Recognize a Stroke…FAST
In the US, stroke is a leading cause of death: one American every 40 seconds has a stroke; every three to four minutes, someone dies of stroke. It’s a leading cause of disability, with nearly 1.1 million stroke survivors reporting difficulty in performing basic activities of daily life in 2005. Most people affected are over the age of 65, but anyone can have a stroke, including children and even babies.
Stroke occurs when a clot blocks the blood supply to the brain or when a blood vessel in the brain bursts. Medical experts generally agree that lifestyle changes can reduce our risk for stroke. According to the US National Stroke Association, 80% of strokes are preventable.
Research has shown that the majority of stroke patients do not think that they are having a stroke and so do not seek medical help until their condition worsens. The average time from the start of symptoms until arrival at the emergency room is nearly three and a half hours.
Time is crucial in treating stroke: in general the sooner a patient experiencing a stroke reaches emergency care, the more likely the stroke can be managed to prevent further damage and improve recovery.
Warning Signs Often Occur before Attack
Warning signs of an ischemic stroke may be evident as early as seven days before an attack and require urgent treatment to prevent serious brain damage.
Eighty percent of strokes are ischemic and are often preceded by a transient ischemic attack (TIA), a “warning stroke” or “mini-stroke” that shows symptoms similar to a stroke, typically lasting less than five minutes, and not injuring the brain. The most effective treatment should be initiated within hours of a TIA in order to prevent a major attack.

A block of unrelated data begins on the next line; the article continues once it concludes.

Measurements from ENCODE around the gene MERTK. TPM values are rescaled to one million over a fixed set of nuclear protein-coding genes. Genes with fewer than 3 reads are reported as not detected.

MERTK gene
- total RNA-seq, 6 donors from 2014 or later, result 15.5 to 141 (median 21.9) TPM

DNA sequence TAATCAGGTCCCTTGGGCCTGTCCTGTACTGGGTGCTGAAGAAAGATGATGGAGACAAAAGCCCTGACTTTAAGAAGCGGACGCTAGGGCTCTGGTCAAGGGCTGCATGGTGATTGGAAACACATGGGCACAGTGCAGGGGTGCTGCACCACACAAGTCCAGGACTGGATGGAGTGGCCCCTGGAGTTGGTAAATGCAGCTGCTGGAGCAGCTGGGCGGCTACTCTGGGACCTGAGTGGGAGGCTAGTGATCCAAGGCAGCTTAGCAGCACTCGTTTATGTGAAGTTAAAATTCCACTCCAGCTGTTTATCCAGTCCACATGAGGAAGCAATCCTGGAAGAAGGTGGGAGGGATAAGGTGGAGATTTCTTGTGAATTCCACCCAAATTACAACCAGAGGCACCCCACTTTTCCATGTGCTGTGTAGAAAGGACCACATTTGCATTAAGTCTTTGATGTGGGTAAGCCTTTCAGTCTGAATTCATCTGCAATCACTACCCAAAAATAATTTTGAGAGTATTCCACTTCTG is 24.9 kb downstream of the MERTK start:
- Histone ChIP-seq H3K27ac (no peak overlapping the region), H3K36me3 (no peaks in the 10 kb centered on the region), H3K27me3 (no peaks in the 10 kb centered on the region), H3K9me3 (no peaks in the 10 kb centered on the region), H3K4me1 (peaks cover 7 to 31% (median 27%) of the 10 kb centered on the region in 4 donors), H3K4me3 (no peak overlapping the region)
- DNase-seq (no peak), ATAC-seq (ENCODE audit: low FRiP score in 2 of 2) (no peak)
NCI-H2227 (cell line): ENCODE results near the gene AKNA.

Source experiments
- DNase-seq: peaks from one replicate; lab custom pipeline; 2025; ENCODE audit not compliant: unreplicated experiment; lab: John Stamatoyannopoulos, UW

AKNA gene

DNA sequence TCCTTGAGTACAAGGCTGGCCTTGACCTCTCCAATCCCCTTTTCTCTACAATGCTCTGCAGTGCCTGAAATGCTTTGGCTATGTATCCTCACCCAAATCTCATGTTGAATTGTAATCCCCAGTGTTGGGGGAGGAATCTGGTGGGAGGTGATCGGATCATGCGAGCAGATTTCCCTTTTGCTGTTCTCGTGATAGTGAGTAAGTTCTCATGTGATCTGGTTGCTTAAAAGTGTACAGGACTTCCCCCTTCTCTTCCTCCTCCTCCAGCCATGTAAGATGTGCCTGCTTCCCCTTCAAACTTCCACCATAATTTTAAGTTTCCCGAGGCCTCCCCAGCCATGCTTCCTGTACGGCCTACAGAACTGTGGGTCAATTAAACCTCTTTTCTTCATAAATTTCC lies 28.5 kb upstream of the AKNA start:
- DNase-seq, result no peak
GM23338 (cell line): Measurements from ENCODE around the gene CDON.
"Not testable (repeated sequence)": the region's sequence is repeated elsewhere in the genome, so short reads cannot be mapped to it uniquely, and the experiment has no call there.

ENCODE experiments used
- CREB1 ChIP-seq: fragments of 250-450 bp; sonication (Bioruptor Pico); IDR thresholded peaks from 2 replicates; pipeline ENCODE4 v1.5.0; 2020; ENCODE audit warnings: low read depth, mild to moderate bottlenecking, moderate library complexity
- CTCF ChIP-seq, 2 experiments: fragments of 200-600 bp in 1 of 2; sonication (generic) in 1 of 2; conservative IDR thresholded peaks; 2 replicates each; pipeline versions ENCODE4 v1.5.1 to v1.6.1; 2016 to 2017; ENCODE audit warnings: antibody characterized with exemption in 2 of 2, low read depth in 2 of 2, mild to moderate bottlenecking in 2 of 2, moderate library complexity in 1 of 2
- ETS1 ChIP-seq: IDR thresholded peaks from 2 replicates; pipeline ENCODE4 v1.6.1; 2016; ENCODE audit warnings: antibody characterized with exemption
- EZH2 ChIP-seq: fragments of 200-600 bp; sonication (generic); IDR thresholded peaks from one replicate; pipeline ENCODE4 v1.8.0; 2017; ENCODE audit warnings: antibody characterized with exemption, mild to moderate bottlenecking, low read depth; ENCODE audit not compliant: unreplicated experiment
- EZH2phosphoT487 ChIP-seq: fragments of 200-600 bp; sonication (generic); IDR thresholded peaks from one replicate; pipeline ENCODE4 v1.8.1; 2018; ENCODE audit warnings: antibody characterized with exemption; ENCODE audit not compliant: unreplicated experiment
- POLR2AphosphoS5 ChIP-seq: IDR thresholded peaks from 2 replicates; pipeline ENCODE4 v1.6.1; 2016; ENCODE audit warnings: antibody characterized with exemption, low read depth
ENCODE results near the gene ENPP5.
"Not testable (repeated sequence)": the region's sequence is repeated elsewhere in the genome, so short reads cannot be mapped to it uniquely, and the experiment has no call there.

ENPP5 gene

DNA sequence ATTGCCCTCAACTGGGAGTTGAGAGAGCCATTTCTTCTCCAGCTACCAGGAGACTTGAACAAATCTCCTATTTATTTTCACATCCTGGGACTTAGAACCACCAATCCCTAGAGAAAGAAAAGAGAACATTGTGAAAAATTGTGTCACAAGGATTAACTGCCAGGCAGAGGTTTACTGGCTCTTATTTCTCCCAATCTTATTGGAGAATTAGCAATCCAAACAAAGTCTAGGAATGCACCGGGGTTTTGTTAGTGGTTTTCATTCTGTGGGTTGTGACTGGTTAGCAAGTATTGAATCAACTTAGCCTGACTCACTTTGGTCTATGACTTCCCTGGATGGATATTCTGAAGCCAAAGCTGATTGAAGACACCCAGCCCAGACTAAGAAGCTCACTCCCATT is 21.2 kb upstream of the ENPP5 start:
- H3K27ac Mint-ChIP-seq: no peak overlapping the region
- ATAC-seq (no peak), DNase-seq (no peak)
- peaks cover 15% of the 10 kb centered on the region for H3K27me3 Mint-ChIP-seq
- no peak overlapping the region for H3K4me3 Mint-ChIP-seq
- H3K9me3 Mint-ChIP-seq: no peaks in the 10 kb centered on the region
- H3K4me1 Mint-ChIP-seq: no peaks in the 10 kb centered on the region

The acronym FAST represents three symptoms of stroke.
- F is for Face—If one side of her face won’t go up when she tries to smile, a stroke could be occurring.
- A is for Arms—If she can’t hold both arms out to her side, that one-sided weakness could indicate a stroke.
- S is for Speech—If she can’t repeat a simple sentence like, “The sky is blue today,” without slurring or using the wrong words, there could be a problem.
- T is for Time—Call 911 if any of those symptoms are present. Right then. The faster the treatment, the less chance she has of being disabled.
High blood pressure is the single most important factor for stroke. Monitoring blood pressure is vital to reduce risk. Daily habits that can help prevent a stroke include:
- Control high blood pressure level through diet and exercise.
- Diabetics, maintain a strict control of blood sugar levels.
- Don’t smoke and if you do, keep trying to quit. Cigarette smoking is linked to a buildup of fatty substances in the neck artery, which can cause blockage and lead to stroke.
- Exercise regularly and follow a healthy diet. Being overweight contributes to the stroke risk factors of hypertension, diabetes, and heart disease.
- Keep an eye on stress. Make exercise or relaxation techniques a priority.
Experts have been encouraging people to be physically active for years because it lowers the risk of stroke by almost 63% depending on the intensity of the activity. To get the healthy benefits of exercise, adults need at least 2 ½ hours of moderate-intensity activity a week, such as brisk walking, or 1 ¼ hours of a vigorous-intensity activity, such as jogging or swimming laps, or a combination.
To reduce the risks of stroke even further don’t ignore your diet. The biggest culprit of weight gain is eating too much—especially foods high in sugar and added fat.
A decrease in intake of 5 grams of salt a day—a little less than a teaspoon—was associated with a 23% lower rate of strokes. Excess salt intake means raised blood pressure which leads to stroke. As an individual’s salt intake goes up, so does stroke risk.
Take care of your body and it’ll take care of you in the long run!